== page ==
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June 17, 2020

New Loebs (June 2020)

APPIAN
Roman History, Volume IV: Civil Wars, Books 1–2
Roman History, Volume V: Civil Wars, Books 3–4
Roman History, Volume VI: Civil Wars, Book 5. Fragments
Edited and Translated by Brian McGing
Appian, Roman History, Volume IV Appian (ca. AD 95–161) is a principal source for the history of the Roman Republic. His theme is the process by which Rome achieved her contemporary prosperity, and his method is to trace in individual books the story of each nation’s wars with Rome up through her own civil wars. This Loeb edition replaces the original (1912–13) by Horace White.
ARISTOTLE
Art of Rhetoric
Translated by J. H. Freese
Revised by Gisela Striker
Art of Rhetoric Aristotle (384–322 BC), the great Greek thinker, researcher, and educator, ranks among the most important and influential figures in the history of philosophy, theology, and science. Rhetoric, probably composed while he was still a member of Plato’s Academy, is the first systematic approach to persuasive public speaking and a classic of its kind.
LIVY
History of Rome, Volume VI
Edited and Translated by J. C. Yardley
History of Rome, Volume VI Livy (Titus Livius, 64 or 59 BC–AD 12 or 17), the great Roman historian, presents a vivid narrative of Rome’s rise from the traditional foundation of the city in 753 or 751 BC to 9 BC and illustrates the collective and individual virtues necessary to maintain such greatness. The third decad (21–30) chronicles the Second Punic War of 220–205 BC. This Loeb edition replaces the original (1940) by Frank Gardner Moore.

March 18, 2020

COVID-19 Response (March 2020)

 
sit bona librorum et provisae frugis in annum
copia, neu fluitem dubiae spe pendulus horae.
 
May I have a goodly supply of books and of food to last the year;
nor may I waver to and fro with the hopes of each uncertain hour.
 
Horace, Epistles 1.18.109–10
 
As the global community confronts the crisis posed by COVID-19, and individuals are increasingly required to limit contact with others, access to digital resources has become more important than ever before. When libraries and other centers of learning close their doors to limit the virus’ spread, students, scholars, and general readers wishing to consult the Greek and Latin classics are left with relatively few options for pursuing their education, research, and interest in the ancient world.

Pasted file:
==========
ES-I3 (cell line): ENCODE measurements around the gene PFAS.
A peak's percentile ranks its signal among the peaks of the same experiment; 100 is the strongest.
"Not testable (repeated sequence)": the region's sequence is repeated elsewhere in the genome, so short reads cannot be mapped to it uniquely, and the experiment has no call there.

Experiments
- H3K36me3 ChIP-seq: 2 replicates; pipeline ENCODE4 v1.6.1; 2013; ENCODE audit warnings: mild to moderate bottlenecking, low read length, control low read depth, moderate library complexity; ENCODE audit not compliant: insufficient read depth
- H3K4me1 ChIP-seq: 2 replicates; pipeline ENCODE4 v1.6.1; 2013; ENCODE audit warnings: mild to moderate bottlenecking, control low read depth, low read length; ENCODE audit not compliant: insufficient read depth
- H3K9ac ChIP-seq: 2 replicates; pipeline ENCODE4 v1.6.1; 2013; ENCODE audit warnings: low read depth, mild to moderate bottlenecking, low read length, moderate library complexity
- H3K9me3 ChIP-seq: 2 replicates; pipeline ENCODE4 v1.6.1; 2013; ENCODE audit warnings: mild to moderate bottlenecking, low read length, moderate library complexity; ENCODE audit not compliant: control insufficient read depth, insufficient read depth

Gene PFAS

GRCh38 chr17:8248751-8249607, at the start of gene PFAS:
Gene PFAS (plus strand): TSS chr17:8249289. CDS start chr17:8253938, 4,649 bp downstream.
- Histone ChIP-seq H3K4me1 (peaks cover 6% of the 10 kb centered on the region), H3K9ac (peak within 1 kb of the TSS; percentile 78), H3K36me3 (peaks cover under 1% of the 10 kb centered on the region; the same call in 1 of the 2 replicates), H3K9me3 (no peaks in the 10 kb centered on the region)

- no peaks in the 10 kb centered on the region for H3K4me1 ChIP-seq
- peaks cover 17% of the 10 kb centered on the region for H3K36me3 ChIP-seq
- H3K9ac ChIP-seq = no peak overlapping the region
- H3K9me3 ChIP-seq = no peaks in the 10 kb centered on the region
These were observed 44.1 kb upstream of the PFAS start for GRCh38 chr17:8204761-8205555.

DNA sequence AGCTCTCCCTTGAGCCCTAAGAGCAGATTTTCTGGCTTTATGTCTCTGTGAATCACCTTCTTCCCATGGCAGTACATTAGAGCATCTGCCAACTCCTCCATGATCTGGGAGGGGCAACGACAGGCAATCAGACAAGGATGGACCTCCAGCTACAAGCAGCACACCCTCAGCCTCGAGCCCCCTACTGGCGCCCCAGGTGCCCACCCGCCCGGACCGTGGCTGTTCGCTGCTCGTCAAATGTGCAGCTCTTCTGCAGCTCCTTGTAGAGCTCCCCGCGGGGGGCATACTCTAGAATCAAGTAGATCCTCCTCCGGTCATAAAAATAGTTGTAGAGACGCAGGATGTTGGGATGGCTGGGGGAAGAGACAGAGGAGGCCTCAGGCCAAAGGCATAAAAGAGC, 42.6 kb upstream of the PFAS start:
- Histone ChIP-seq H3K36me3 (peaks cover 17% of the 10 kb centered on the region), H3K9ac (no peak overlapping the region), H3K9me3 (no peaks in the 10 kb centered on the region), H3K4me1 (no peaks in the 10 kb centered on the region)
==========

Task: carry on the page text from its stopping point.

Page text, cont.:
Accordingly, in the spirit of James Loeb’s original vision “to make the beauty and learning, the philosophy and wit of the great writers of ancient Greece and Rome once more accessible” at a time when they are sorely needed, the Trustees of the Loeb Classical Library and Harvard University Press announce that subscriptions to the digital Loeb Classical Library are made free to schools and universities impacted by COVID-19 until June 30, 2020. Contact loebclassics_sales@harvard.edu for more details.

January 28, 2020

Forthcoming Loebs (June 2020)

APPIAN
Roman History, Volume IV: Civil Wars, Books 1–2
Roman History, Volume V: Civil Wars, Books 3–4
Roman History, Volume VI: Civil Wars, Book 5. Fragments
Edited and Translated by Brian McGing
Appian, Roman History, Volume IV Appian (ca. AD 95–161) is a principal source for the history of the Roman Republic. His theme is the process by which Rome achieved her contemporary prosperity, and his method is to trace in individual books the story of each nation’s wars with Rome up through her own civil wars. This Loeb edition replaces the original (1912–13) by Horace White.
ARISTOTLE
Art of Rhetoric
Translated by J. H. Freese
Revised by Gisela Striker
Art of Rhetoric Aristotle (384–322 BC), the great Greek thinker, researcher, and educator, ranks among the most important and influential figures in the history of philosophy, theology, and science. Rhetoric, probably composed while he was still a member of Plato’s Academy, is the first systematic approach to persuasive public speaking and a classic of its kind.
LIVY
History of Rome, Volume VI
Edited and Translated by J. C. Yardley
History of Rome, Volume VI Livy (Titus Livius, 64 or 59 BC–AD 12 or 17), the great Roman historian, presents a vivid narrative of Rome’s rise from the traditional foundation of the city in 753 or 751 BC to 9 BC and illustrates the collective and individual virtues necessary to maintain such greatness. The third decad (21–30) chronicles the Second Punic War of 220–205 BC. This Loeb edition replaces the original (1940) by Frank Gardner Moore.